How to learn? Early and often
PARIS:Ana Gabriella Rodriguez, 23, a graduate student at the Institut d'Études Politiques in Paris, regularly impresses the people she meets with her ability to switch effortlessly among five languages: English, French, Spanish, Portuguese and Hungarian.
The daughter of Venezuelan diplomats, Rodriguez has lived in Caracas, Washington, Lisbon and Budapest, in addition to Paris. She plays down her linguistic ability. "If you had grown up in all the places where I've grown up, you'd be multilingual, too," she said. "It's really not that difficult.
"That modest attitude may have a scientific foundation. According to Fred Genesee, a professor of psycholinguistics at McGill University in Montreal, a child simply needs to be exposed to a different language for at least 30 percent of his or her waking time to acquire it. That means that up to three languages can be learned simultaneously, although the learning process will be more complex, in particular for the adults doing the teaching.
"Parents or caregivers must ensure that children get a certain amount of exposure to the language, and that this exposure is consistent, continuous and rich," Genesee said. If a consistent "language system" is followed, then learning several languages comes as naturally to a child as learning one, he said.
The most frequent language systems are "one parent-one language," in which each parent speaks only his native language with his child, or "minority language at home," in which the entire family speaks one language at home, and the community language with everyone else. Other systems, such as speaking an additional language with a nanny or in an immersion program, will also work, but only if used consistently, Genesee said.
Recent studies show that learning several languages may even increase brain power. Last October, researchers at Dartmouth College in Hanover, New Hampshire, presented the results of a study that used an optical imaging technology called near infrared spectrology to compare the brain activity of bilinguals and monolinguals. These showed similar brain activity for both categories when speaking one language, but an increase in activity in both the right and left hemispheres in bilinguals when simultaneously processing each of the two languages.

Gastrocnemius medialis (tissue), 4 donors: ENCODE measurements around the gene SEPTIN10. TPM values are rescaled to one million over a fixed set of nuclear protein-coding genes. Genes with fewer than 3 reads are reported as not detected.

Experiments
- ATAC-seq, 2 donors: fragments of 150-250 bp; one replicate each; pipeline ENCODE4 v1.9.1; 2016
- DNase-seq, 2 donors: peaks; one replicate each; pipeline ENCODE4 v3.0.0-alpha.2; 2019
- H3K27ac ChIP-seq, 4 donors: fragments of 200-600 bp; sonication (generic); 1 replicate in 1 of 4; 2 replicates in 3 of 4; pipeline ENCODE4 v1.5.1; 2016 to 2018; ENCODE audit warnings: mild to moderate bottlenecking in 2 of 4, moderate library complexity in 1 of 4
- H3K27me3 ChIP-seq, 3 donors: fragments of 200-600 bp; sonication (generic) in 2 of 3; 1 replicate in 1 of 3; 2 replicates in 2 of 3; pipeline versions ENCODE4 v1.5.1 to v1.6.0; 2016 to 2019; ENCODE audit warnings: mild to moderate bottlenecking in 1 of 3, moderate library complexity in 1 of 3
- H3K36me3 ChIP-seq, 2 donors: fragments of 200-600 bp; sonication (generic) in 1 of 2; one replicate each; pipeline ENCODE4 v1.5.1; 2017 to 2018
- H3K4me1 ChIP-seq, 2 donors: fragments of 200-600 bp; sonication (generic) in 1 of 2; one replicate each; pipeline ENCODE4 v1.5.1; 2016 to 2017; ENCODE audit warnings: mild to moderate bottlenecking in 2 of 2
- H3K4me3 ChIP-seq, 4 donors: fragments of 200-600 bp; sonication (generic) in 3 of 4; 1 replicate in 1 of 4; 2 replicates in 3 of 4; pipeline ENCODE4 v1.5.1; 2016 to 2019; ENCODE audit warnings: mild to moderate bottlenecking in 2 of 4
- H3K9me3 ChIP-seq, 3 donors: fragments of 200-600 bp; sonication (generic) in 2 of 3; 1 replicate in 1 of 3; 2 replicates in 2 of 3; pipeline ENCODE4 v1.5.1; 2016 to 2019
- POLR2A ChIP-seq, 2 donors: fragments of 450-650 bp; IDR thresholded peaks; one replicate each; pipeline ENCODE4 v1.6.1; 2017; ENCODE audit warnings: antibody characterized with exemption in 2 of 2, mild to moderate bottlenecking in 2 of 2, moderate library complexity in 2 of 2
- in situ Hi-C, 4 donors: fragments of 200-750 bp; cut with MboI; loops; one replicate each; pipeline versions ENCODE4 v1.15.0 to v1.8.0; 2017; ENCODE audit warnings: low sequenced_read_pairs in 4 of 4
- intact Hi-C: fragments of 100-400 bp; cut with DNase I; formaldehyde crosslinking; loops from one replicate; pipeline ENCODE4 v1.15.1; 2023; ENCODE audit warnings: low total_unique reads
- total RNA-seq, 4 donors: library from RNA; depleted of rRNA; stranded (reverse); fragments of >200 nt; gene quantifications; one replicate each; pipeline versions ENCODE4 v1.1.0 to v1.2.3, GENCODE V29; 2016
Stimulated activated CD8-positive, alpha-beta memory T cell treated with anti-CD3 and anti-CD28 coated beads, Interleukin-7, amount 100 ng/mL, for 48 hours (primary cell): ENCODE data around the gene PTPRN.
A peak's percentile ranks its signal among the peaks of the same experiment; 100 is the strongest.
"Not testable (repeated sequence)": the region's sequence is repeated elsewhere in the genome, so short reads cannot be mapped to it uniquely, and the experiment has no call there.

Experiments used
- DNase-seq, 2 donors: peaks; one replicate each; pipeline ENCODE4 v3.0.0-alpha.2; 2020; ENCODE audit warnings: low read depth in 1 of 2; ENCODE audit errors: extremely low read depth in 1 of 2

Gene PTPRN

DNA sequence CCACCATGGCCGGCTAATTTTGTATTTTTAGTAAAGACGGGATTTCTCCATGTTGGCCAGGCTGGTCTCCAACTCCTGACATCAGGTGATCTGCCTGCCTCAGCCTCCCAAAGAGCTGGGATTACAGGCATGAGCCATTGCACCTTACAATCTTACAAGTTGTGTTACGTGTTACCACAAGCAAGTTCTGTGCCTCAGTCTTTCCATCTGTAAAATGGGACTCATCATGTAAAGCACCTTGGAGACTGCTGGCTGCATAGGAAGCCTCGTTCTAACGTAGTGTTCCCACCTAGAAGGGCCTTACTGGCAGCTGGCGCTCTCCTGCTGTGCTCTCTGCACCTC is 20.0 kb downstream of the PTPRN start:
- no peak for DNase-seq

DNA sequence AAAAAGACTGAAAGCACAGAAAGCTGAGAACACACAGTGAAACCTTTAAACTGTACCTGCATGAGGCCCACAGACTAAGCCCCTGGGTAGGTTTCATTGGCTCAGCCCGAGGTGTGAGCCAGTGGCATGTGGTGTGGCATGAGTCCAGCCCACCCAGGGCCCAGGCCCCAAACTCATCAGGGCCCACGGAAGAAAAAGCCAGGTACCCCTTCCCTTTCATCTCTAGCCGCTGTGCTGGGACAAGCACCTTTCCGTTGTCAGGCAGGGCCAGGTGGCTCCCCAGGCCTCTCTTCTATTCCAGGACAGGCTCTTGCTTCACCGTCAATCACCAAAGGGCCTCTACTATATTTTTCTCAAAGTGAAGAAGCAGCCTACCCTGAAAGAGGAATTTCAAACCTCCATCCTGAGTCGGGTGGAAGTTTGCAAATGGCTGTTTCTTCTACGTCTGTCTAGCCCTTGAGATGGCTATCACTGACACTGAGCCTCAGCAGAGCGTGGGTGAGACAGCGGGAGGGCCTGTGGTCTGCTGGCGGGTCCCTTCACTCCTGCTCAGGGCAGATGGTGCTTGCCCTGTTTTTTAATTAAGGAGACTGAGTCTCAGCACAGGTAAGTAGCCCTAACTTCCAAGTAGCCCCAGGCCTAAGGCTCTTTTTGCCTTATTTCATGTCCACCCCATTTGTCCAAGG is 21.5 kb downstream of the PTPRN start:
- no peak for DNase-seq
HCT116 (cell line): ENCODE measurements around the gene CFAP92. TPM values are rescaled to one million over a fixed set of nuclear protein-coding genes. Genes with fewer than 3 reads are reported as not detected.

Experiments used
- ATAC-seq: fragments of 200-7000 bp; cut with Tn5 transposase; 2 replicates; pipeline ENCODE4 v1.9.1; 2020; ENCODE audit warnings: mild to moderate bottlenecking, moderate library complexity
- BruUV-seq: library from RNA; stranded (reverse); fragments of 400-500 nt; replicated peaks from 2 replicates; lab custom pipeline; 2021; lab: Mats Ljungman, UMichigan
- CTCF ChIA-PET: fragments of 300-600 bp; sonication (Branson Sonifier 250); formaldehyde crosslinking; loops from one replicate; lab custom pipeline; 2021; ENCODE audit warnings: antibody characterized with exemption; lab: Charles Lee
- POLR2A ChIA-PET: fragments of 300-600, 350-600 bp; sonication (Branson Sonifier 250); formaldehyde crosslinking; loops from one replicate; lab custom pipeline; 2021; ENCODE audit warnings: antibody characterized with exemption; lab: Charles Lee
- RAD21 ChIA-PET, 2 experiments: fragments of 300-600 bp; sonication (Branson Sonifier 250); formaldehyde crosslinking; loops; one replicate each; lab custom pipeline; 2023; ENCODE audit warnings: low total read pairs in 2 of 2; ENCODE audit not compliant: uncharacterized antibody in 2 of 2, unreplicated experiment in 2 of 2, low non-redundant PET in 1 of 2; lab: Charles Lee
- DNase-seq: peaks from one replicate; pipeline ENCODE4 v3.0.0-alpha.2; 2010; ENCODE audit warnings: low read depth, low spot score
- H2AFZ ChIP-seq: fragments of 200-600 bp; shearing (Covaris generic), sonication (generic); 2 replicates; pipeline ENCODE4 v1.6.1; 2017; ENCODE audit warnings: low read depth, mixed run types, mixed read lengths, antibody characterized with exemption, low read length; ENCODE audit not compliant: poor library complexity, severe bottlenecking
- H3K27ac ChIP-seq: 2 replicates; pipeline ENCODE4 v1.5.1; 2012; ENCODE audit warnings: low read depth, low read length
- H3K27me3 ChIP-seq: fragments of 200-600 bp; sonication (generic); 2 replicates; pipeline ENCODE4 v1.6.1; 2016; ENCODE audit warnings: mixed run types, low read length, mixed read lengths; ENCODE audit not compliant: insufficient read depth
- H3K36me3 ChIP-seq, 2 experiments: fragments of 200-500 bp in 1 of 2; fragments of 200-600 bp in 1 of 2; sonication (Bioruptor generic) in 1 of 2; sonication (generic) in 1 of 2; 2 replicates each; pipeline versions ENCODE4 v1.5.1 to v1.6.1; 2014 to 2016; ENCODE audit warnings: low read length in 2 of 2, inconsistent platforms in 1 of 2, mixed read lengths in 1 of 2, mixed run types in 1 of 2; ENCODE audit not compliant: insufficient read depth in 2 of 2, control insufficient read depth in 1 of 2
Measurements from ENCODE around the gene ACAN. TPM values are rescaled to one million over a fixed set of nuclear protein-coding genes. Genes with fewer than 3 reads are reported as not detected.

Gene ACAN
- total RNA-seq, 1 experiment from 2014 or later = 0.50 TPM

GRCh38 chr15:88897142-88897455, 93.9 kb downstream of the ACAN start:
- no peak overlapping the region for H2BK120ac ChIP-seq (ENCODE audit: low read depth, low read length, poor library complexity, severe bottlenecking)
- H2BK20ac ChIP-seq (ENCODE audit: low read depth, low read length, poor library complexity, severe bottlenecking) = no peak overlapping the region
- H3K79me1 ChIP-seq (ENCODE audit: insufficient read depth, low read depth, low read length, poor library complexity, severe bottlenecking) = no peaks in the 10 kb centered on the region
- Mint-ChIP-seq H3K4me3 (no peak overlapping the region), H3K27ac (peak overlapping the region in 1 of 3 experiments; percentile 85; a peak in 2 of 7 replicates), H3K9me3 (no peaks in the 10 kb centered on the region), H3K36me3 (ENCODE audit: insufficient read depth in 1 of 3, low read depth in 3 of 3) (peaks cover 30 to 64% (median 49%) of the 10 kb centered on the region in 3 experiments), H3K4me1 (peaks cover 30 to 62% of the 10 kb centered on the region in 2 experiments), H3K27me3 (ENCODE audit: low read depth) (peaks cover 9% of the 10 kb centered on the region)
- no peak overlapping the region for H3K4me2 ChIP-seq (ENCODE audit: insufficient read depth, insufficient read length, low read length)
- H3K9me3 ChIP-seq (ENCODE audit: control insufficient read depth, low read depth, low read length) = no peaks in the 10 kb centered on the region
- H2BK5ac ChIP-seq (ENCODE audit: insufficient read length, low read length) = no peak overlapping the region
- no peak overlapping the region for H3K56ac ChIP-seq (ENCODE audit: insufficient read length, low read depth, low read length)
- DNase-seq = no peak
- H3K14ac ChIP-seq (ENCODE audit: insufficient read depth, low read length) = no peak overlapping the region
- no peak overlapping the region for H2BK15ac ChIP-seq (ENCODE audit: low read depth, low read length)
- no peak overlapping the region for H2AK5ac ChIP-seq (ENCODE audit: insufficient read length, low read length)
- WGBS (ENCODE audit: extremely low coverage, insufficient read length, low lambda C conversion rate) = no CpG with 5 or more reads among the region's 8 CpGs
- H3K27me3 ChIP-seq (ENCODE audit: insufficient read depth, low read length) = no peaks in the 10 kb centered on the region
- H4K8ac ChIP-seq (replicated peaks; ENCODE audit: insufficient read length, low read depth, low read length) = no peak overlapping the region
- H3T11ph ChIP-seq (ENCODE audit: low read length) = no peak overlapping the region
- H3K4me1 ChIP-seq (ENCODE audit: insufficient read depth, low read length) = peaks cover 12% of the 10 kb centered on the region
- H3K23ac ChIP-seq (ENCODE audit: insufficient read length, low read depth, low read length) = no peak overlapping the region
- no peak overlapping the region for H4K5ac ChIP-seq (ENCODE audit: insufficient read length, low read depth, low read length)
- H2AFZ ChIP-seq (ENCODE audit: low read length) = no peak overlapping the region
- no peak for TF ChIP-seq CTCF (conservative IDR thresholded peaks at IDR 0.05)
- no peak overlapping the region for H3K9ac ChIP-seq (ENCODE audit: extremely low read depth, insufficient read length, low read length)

"For decades, people have worried that the brains of bilingual children are somehow negatively impacted by early experience with two languages," Laura-Ann Pettito, the study's senior scientific director, wrote in Medical News Today, an industry journal. "The present findings are significant because they show that the brains of bilinguals and monolinguals process their individual languages in fundamentally similar ways, except for the one fascinating exception that bilinguals appear to engage more of the neural landscape naturally available for language processing than monolinguals, which is a very good thing.
"This is good news to parents like Aidan and Agnieszka Walsh, who live in the Netherlands and are bringing up their two children in their native tongues, English and Polish. "Dutch people sometimes think that a child will fail at school if they are not hearing Dutch at home," Aidan Walsh said. "This is not true, but we still have to live with this perception."Because their cultures tend to be monolingual, Americans and many West Europeans are often amazed when they meet somebody with the ability to speak more than one language, let alone four or five. In reality, more than half of the world's population is bilingual, due to ethnic diversity within communities, the legacy of a colonial past or economic necessity.The Philippines is a striking example of a multilingual community. The average Filipino speaks one of the 120 local dialects, as well as Filipino and at least basic English.
"The Filipino monolingual is the exception rather than the rule," Andrew Gonzalez, an educator and linguist, wrote in 2006 in the Filipino daily The Manila Bulletin. "Monolingualism occurs only if the person lives isolated in the mountains or in remote islands without access to mass media or any kind of schooling.
"Education systems across the developed world have begun implementing foreign language classes as early as kindergarten, as opposed to junior high schools as was previously the case. But to achieve perfect fluency, a language should be taught even earlier: research shows that an infant's ability to detect different sounds and hear the nuances in foreign languages diminishes after the first six months of age. Japanese babies, for example, clearly hear the distinction between "r" and "l" sounds, something adult Japanese struggle to discern.
However, for both children and adults, the key element in learning to speak a language is the need to communicate.
"My advice to adults struggling to learn additional languages is to be sure to immerse themselves in an environment where the new language is needed, so that they are compelled to use the new language for real communication," Genesee said.
Artículo originalmente publicado en http://www.iht.com/articles/2007/04/27/travel/alang.php
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